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Lost Country Houses of Norfolk : History, Archaeology and Myth (Hardcover) (Tom Williamson & Ivan

Lost Country Houses of Norfolk : History, Archaeology and Myth (Hardcover) (Tom Williamson & Ivan - image 1 of 1

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Many books have been written over the past few decades about the many country houses which have been demolished in England since the late nineteenth century. Much of this writing, however, has been coloured by polemic and prone to exaggeration. This new book, by focusing in detail on the experience of one English county, attempts to separate myth from reality. How many Norfolk country houses really perished over the past century, and how does this compare with rates of destruction in earlier centuries - and with the number of great houses that have survived to the present? What explains the geography and chronology of destruction, and were certain kinds of houses more likely to be demolished than others? And how does the architectural importance of the "lost" houses compare with that of surviving examples? In addition, this book examines the archaeology of lost houses, for few have disappeared without any trace: it looks at the marks they have left in the modern landscape, and what these can tell us about the character of the houses themselves, and the processes of their destruction. This important new study will be essential reading for architectural historians, landscape historians, and all those with an interest in the social and cultural history of twentieth-century England. The authors work as members of the Landscape Group, School of History, University of East Anglia.
Many books have been written over the past few decades about the many country houses which have been demolished in England since the late nineteenth century. Much of this writing, however, has been coloured by polemic and prone to exaggeration. This new book, by focusing in detail on the experience of one English county, attempts to separate myth from reality. How many Norfolk country houses really perished over the past century, and how does this compare with rates of destruction in earlier centuries - and with the number of great houses that have survived to the present? What explains the geography and chronology of destruction, and were certain kinds of houses more likely to be demolished than others? And how does the architectural importance of the "lost" houses compare with that of surviving examples? In addition, this book examines the archaeology of lost houses, for few have disappeared without any trace: it looks at the marks they have left in the modern landscape, and what these can tell us about the character of the houses themselves, and the processes of their destruction. This important new study will be essential reading for architectural historians, landscape historians, and all those with an interest in the social and cultural history of twentieth-century England. The authors work as members of the Landscape Group, School of History, University of East Anglia.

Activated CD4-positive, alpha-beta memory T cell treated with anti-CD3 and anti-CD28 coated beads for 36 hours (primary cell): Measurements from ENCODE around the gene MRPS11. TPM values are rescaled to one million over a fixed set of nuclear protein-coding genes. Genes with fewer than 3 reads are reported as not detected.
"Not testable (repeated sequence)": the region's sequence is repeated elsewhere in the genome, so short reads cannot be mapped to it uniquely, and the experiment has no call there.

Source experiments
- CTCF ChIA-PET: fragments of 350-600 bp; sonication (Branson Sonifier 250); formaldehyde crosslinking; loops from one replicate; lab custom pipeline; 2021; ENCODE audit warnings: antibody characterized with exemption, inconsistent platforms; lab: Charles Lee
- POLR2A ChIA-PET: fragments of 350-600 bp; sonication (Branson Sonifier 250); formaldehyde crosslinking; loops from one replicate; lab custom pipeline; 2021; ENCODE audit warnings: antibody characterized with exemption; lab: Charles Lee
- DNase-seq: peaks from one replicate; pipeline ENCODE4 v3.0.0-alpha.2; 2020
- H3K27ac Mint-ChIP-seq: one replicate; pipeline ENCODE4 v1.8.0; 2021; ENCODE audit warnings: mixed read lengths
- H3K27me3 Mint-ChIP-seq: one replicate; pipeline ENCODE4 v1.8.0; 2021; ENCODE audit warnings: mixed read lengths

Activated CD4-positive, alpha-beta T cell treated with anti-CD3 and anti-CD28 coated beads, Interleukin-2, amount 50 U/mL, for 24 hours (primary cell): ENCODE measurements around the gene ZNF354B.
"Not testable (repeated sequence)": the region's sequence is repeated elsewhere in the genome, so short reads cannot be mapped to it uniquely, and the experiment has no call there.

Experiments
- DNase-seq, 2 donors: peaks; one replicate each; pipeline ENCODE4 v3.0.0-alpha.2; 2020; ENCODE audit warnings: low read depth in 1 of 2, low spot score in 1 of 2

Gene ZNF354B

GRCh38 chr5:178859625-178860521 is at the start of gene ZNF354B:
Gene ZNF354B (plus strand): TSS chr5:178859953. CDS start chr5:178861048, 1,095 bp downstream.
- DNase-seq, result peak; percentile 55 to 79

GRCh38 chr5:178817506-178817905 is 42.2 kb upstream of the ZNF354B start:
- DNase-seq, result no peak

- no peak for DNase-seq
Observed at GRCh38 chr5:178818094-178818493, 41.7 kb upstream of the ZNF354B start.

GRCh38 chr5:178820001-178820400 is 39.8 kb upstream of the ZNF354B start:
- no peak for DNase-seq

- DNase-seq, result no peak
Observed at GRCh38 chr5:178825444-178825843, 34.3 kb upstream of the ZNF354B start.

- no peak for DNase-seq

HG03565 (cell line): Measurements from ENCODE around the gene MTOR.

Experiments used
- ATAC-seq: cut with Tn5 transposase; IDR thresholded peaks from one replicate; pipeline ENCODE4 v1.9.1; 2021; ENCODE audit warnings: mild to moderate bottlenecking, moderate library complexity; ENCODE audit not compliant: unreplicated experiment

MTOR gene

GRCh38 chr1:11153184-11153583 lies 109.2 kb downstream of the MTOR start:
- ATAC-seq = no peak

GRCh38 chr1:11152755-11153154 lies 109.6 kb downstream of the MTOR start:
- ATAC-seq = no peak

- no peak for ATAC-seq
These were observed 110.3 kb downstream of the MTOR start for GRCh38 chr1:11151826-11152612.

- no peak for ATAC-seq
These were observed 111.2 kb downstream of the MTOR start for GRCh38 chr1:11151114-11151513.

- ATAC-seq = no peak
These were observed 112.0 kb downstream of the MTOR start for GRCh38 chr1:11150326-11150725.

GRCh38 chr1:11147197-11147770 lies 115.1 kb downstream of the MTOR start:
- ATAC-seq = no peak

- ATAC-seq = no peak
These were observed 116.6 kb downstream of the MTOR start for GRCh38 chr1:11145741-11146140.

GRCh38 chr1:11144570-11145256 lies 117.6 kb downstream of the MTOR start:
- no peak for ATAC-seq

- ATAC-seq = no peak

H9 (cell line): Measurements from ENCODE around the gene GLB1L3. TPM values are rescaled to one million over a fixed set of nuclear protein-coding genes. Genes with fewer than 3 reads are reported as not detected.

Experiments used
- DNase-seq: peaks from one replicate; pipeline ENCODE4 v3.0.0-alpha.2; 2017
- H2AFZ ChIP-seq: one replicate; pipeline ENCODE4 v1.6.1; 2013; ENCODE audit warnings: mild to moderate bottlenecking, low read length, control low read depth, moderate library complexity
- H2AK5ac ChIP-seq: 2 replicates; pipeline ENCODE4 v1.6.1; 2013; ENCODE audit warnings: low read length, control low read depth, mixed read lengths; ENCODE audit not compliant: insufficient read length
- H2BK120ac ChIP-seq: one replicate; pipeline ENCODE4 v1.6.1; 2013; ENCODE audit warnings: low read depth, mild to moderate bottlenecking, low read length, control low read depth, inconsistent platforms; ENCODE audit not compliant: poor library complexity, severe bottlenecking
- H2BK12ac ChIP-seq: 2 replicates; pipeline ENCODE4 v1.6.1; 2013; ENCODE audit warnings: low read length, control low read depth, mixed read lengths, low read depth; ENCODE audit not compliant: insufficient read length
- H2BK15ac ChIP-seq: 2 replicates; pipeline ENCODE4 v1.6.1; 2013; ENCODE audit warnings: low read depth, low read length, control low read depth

Number of Pages: 351
Genre: History
Sub-Genre: Europe / Great Britain
Format: Hardcover
Publisher: Boydell & Brewer Inc
Author: Tom Williamson & Ivan Ringwood & Sarah Spooner
Language: English
Street Date: November 19, 2015
TCIN: 23937301
UPC: 9781783270729
Item Number (DPCI): 247-49-7886
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